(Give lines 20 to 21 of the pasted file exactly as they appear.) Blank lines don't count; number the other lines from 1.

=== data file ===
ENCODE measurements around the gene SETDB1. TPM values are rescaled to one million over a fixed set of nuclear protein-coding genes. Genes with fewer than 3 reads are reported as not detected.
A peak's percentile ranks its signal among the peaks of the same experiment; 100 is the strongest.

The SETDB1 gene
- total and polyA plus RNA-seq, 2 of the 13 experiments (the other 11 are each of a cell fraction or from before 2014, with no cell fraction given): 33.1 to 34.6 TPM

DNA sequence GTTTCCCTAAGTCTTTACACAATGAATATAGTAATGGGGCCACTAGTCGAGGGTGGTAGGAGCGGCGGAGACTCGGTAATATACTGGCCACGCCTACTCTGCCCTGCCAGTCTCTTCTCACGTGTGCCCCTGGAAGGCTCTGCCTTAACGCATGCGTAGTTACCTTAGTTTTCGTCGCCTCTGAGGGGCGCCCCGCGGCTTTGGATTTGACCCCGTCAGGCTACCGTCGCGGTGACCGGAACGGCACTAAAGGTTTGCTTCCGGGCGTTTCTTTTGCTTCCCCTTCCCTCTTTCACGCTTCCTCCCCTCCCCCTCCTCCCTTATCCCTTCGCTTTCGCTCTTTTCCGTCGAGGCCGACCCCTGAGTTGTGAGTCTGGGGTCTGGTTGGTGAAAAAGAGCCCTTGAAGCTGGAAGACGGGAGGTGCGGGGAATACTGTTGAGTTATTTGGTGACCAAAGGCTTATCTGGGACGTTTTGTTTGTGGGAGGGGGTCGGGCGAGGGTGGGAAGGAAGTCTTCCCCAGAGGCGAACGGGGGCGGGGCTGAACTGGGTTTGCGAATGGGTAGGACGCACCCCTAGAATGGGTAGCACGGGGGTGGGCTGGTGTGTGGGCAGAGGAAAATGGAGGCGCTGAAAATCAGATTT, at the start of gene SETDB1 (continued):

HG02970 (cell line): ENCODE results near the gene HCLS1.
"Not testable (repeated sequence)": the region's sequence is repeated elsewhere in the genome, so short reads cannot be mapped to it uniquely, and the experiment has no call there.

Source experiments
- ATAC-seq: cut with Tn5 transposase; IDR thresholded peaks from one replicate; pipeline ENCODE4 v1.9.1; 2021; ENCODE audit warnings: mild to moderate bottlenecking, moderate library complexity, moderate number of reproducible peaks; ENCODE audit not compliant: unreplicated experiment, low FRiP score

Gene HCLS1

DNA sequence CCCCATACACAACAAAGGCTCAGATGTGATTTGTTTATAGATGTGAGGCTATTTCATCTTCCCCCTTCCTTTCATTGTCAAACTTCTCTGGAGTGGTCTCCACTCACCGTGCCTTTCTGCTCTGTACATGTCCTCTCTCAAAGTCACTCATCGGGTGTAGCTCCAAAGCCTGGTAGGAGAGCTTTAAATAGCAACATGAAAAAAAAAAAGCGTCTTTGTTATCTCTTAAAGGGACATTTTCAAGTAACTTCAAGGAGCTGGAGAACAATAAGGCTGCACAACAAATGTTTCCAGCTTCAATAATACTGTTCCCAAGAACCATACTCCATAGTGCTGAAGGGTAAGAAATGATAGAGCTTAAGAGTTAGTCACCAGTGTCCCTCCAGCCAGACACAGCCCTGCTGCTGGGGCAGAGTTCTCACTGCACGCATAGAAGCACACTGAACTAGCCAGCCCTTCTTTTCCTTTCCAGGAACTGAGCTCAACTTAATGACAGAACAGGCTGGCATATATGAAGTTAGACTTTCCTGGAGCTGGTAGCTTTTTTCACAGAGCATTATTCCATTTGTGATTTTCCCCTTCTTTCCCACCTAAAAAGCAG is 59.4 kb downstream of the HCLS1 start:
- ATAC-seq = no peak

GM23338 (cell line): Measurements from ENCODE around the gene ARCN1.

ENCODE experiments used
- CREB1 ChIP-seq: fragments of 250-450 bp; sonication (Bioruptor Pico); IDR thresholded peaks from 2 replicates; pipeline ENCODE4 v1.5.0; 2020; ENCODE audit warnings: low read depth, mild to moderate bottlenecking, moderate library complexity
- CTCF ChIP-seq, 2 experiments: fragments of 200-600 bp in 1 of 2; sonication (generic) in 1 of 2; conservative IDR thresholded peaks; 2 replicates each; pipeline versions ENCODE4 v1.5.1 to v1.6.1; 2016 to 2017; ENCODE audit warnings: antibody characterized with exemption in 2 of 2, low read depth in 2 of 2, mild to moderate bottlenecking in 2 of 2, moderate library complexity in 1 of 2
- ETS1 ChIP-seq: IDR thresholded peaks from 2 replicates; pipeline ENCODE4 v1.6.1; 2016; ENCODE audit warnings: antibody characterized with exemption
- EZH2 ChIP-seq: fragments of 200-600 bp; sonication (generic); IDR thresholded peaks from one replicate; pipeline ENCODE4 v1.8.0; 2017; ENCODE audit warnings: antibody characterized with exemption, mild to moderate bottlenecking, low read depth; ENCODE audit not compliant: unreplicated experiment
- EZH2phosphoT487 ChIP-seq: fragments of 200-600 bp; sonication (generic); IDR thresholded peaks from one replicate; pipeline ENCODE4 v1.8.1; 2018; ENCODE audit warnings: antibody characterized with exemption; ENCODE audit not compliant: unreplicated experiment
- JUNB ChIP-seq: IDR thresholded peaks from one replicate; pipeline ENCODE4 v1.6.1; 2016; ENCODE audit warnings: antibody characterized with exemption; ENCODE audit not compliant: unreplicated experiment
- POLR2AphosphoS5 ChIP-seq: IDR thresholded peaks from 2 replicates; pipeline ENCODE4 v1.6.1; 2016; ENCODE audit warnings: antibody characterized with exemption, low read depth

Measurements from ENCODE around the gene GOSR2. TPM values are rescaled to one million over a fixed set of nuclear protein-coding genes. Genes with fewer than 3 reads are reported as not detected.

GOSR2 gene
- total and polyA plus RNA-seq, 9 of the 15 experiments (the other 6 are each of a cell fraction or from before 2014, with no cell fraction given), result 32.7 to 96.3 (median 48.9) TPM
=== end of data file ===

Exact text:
- JUNB ChIP-seq: IDR thresholded peaks from one replicate; pipeline ENCODE4 v1.6.1; 2016; ENCODE audit warnings: antibody characterized with exemption; ENCODE audit not compliant: unreplicated experiment
- POLR2AphosphoS5 ChIP-seq: IDR thresholded peaks from 2 replicates; pipeline ENCODE4 v1.6.1; 2016; ENCODE audit warnings: antibody characterized with exemption, low read depth